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Author Topic: Too much music; we are reaching the saturation point  (Read 1956 times)
rcjordan
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« on: April 08, 2009, 12:38:15 PM »

"The average American hears more than five hours of music per day, yet a new survey suggests that American teenagers actually consumed and shared 19 per cent less music in 2008 than they did a year ago. CD sales were down (28 per cent) but download sales also fell (13 per cent) and even illegal downloads declined (six per cent). More pertinently, borrowing and swapping music between friends was down 28 per cent. Thirty two per cent of teens expressed discontent with the music available for purchase, while 23 per cent said they already have a large enough collection of music. Is it possible we are reaching some kind of saturation point?"
http://www.telegraph.co.uk/culture/culturecritics/neilmccormick/5125923/Is-there-too-much-music.html

I say yes. (I also see a similar saturation in sports.)  I think that over-supply is largely behind the decline of music sales, though pirating amplified it (just another gate in the supply channel).
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vsloathe
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« Reply #1 on: April 08, 2009, 12:41:29 PM »

I was thinking about this last night as Slacker and Pandora radio were introducing me to small metal bands that I had never heard before.

I mean over the past couple of years I went from having just a couple of favorite bands (Bad Religion, In Flames, As I Lay Dying) to having hundreds of bands, amongst which I would find it difficult to pick just one or two (though BR is always #1 Smiley ).

There is a saturation point, for sure. I'm not a good example though, because I've stopped listening to so much music, and composing a bit more of my own recently.
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rcjordan
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« Reply #2 on: April 08, 2009, 12:59:57 PM »

>I'm not a good example though, because

Funny how many times that phrase is used when trends are being dissected, VS. Collapse of newspapers, tv, etc. is a sort of death-by-papercuts, don't you think? At the micro level, none of us are particularly good examples. But, in total...

I believe decline in perceived value is the main culprit here. If it's omnipresent and free or nearly free, how can it be worth my time?
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jammaster82
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« Reply #3 on: April 08, 2009, 01:43:23 PM »

I just think we showed the world with gnutella how we wanted to get our music and they responded with RIAA and lawsuits..

like south park says.. poor lars ulrich.. he has to wait and finance his new in pool bar and work to make the payments instead of dropping the cash and doing blow while the workers work on his paradise.

we as listeners were held hostage i mean two cd sets could all fit on one cd and with mpeg layer 3 technology and the p2p dcom concepts the internet took a hold of our economy and thats where the real exchange is all happening now.... i mean why not just give it to us all on one cd .. oh yeah to make those assholes richer, i remember now.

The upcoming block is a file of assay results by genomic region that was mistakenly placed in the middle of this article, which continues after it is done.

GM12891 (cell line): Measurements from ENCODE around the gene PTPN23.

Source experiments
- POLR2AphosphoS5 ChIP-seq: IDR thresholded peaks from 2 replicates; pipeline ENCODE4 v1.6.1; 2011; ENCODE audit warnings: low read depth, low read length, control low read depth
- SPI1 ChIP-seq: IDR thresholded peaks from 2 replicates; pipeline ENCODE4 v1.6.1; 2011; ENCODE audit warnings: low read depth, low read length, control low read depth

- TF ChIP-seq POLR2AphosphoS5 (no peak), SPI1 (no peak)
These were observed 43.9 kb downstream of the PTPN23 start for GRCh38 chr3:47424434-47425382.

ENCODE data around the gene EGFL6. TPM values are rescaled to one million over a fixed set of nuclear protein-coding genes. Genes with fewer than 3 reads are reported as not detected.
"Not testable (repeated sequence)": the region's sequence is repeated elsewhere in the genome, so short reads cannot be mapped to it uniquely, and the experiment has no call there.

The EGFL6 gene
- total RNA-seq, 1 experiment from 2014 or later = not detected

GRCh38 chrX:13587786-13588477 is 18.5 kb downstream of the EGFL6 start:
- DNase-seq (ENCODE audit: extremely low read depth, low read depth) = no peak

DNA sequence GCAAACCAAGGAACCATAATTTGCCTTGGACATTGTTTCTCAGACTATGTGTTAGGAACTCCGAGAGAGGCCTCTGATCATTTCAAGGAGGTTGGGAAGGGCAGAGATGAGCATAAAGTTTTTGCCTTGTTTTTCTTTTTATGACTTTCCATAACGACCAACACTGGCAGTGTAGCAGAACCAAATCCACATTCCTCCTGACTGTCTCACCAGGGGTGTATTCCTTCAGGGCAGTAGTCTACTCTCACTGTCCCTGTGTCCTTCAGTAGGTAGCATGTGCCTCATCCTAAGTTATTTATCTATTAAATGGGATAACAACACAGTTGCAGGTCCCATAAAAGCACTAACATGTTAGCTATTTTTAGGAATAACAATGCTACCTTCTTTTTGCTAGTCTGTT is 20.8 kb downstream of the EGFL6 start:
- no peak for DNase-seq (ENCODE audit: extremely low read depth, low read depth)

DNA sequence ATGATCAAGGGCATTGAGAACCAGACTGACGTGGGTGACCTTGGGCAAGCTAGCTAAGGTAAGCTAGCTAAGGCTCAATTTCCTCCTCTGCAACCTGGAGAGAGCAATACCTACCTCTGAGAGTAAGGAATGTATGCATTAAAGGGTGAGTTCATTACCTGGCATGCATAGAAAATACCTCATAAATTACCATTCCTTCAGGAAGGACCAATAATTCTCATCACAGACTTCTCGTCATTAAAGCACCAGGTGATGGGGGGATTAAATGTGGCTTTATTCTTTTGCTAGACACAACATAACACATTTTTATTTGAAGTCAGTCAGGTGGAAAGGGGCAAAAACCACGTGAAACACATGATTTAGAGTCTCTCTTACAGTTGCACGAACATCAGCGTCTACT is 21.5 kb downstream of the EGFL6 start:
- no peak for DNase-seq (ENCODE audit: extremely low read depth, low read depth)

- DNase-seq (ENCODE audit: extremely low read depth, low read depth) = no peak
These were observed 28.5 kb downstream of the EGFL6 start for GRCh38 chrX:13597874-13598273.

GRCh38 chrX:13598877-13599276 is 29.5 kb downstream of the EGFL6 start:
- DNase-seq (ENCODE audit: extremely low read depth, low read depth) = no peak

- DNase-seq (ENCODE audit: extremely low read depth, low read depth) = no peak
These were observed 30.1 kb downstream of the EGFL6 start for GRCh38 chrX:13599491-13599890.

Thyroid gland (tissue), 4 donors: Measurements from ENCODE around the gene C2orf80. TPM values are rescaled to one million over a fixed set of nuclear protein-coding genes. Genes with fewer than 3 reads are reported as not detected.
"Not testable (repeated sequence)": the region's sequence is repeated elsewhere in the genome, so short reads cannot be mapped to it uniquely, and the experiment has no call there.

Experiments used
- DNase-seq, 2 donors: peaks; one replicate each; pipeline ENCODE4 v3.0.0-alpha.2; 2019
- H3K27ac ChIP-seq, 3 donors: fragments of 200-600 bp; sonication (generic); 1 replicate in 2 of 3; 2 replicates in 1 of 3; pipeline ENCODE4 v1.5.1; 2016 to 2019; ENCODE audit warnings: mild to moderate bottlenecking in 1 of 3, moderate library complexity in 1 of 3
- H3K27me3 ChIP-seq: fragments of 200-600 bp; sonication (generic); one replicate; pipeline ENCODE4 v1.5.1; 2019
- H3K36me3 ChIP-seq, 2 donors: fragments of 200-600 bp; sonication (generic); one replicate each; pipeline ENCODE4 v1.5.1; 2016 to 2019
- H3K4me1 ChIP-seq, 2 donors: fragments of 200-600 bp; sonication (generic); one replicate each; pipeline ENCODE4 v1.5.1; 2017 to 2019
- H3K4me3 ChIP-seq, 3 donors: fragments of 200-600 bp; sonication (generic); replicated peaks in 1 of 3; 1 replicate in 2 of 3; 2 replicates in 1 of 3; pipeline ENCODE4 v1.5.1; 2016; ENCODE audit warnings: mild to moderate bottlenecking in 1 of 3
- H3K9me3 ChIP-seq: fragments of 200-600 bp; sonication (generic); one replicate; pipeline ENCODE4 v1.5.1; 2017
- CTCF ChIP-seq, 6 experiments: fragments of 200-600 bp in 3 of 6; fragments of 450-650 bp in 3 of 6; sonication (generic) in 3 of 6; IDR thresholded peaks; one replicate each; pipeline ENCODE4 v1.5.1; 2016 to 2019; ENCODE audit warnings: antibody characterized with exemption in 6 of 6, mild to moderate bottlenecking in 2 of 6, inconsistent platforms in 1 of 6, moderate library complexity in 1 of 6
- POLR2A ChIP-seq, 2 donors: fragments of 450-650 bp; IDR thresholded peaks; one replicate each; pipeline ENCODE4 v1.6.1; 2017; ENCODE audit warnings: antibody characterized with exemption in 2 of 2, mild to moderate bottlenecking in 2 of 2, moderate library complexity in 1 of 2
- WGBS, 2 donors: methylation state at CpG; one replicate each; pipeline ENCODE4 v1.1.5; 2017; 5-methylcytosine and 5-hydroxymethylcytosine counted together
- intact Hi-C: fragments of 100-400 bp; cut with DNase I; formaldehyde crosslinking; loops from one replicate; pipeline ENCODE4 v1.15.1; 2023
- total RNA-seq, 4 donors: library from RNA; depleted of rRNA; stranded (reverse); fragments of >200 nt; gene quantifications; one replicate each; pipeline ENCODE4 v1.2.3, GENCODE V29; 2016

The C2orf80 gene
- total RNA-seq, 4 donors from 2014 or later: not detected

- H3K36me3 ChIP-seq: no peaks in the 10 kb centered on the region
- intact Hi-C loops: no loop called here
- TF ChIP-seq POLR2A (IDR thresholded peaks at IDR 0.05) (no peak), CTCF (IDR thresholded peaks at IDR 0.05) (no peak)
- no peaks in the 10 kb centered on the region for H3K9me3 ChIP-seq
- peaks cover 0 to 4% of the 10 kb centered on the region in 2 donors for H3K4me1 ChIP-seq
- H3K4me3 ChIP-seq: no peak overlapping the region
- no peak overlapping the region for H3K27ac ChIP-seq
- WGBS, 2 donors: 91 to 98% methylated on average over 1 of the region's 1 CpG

shit i know someone that downloaded a baby from china.  the economy is on the interenet... the people burning gas to go squat in a cubicle are just youtubing it and play by playing grays anatomy anyway and not doing a damn thing that makes their bosses money while they watch the clock and produce no real value. 

Make yourr boss money, and he will pay you.  I guess all the gossip and sitcom recapping aint doing shit for the businesses these people work at.

give me a bar full of drunk irish people playing folk music any day over yahni....id just as soon copy a copy of a grateful dead show recording and hear some legit live 'open source' music played from the soul rather than tune in to the inexorable din of fruity looped jungle shit thats out there on the waves now... give me some self medicated jam stuff for free any day... come on now, we paid 13$ a cd for a while and bought mp3 players for 500$ but i had a pretty decent .wav like sample of hhotel california on my atari 800 so wheres the luv technology people.  Guess they milked us down to nothing and our teats are dry.

 its about time metallica went to work like the rest of us... poor lars, smoking middies out of a pinch hitter now instead of the ultra dank sensi cannabis cup winning prize bud out of a volcano.

 

im just sayin'
« Last Edit: April 08, 2009, 01:46:10 PM by jammaster82 » Logged

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rcjordan
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« Reply #4 on: April 08, 2009, 02:17:59 PM »

>milked us down to nothing and our teats are dry

There's some of that, to be sure.  But I'm getting a sense of that the drive to consume music is diminishing overall, or perhaps a better word would be "dulled." But "saturation point" may describe it even better. The numbers above seem to confirm that, whatever the cause, the effect is showing up in sales.   
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